Who Does Rainwater Belong To?

One of the greatest steps forward that local communities have taken of late is the push to collect rainwater to offset your water use. It is often an easy way to help out the environment and, in the long run, simply save water. There don’t really seem to be any catches to it either. Rain falls from the sky, hits your roof and runs in to your drums or barrels or tanks.

If only it were that simple.

Notch up another one for the members of the Idiots Anonymous who have apparently been camping out in Bellingham, Washington. Apparently, rainwater doesn’t actually belong to individuals, but to the state as a whole. Therefore, all the wonderful efforts of communities to collect water are actually illegal.

Not just frowned upon, or morally unethical, or shifty – all of which water collection is not – but actually illegal, so much so that in the future such legalities could be used in a court of law.

It comes down once again to the simple fact that humanity is doomed to an ever continuing cycle of idiot and misanthropic events and situations that will, eventually, simply wear down those of us with half a brain, and leave planet Earth populated by half-wits and mimes (often the same thing).

This information is coming to us from the Bellingham Herald, who recently ran a story entitled “Does saving rainwater violate state law?” by Jennifer Langston. “We’re not going to start issuing permits for a pickle barrel in the backyard. But what if it’s four pickle barrels or a system that has 20,000 gallons of storage?” said Brian Walsh, a manager in the Department of Ecology’s water resources program.

Mr. Walsh, manager of the Department of Ecology, who the hell cares if it’s 2 million! It is rainwater you simpleton. It is wet water, falling from the clouds in the sky, on to roof’s and paddocks which may very well be decked out with enough pickle barrels to quench the thirst of a small army, like Canada’s. But unless someone is filling their aforementioned barrel from a river or other form of wet estuary, what right minded individual is going to attempt to enforce this law?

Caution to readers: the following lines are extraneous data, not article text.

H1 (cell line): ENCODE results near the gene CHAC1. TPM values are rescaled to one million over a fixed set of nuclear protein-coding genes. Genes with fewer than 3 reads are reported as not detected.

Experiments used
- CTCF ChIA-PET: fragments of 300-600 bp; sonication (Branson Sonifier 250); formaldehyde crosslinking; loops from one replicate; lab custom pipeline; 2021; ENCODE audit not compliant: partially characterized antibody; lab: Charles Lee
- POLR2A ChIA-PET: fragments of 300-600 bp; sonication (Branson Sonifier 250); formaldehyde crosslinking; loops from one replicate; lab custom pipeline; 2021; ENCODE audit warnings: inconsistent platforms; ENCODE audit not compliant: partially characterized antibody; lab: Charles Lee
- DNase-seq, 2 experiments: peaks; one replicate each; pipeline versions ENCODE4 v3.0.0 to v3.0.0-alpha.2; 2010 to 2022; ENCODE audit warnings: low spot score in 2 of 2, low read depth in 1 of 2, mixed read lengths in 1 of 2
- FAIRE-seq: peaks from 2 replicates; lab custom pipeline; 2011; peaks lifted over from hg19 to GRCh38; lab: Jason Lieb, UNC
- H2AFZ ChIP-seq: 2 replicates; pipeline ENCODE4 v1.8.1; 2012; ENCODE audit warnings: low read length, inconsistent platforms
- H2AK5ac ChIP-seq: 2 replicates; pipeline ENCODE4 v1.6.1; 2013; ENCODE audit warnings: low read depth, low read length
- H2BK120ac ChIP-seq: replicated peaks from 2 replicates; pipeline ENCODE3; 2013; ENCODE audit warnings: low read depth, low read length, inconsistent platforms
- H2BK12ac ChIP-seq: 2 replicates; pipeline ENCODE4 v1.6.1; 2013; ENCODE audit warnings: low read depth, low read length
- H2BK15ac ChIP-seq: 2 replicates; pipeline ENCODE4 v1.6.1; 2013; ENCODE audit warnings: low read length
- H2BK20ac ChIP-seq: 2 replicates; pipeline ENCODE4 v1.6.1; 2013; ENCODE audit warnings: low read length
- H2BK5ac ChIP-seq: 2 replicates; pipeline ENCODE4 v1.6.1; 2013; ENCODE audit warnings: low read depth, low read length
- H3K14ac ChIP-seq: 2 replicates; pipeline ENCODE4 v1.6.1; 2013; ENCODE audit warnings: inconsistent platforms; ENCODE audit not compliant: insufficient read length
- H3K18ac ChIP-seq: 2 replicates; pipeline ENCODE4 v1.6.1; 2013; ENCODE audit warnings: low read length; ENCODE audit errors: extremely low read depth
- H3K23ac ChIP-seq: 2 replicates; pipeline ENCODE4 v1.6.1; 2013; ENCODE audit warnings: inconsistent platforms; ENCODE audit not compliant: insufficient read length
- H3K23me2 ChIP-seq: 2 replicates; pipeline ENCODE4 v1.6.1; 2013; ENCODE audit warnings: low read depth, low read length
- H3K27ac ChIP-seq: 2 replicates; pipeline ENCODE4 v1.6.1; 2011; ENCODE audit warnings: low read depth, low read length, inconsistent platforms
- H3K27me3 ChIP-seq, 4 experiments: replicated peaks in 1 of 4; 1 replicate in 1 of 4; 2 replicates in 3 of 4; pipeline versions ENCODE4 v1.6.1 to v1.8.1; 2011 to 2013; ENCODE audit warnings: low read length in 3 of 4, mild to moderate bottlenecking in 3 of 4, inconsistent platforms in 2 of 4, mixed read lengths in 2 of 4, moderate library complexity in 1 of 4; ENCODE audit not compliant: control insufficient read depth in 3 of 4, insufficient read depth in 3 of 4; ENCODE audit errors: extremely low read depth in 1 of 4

According to Langston, Seattle has obtained a citywide water-right permit, which allows for rain to be collected from most rooftops in the city. The “most” there refers to the few neighborhoods, mostly areas north of 85th street that see their stormwater empty into creeks and streams and lakes.

Just how is this stormwater making its way from Joe Bloggs’ roof and backyard out in to the streets and gutters so that it can then run into whatever lake lies at the end of it. How much rain is already soaked up by the grass that covers many a backyard? Is that grass acting illegally hogging all that water for itself?

If this law is not soon revoked, then my faith in humanity will once again drop another few notches down. And while Washington state lawmakers may not be out to please Joshua S. Hill of Melbourne, Australia, one can at least hope that they are going to try and use at least a modicum of common sense. It’d be a change, sure, but it’s a change for the better!

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[via planetsave]

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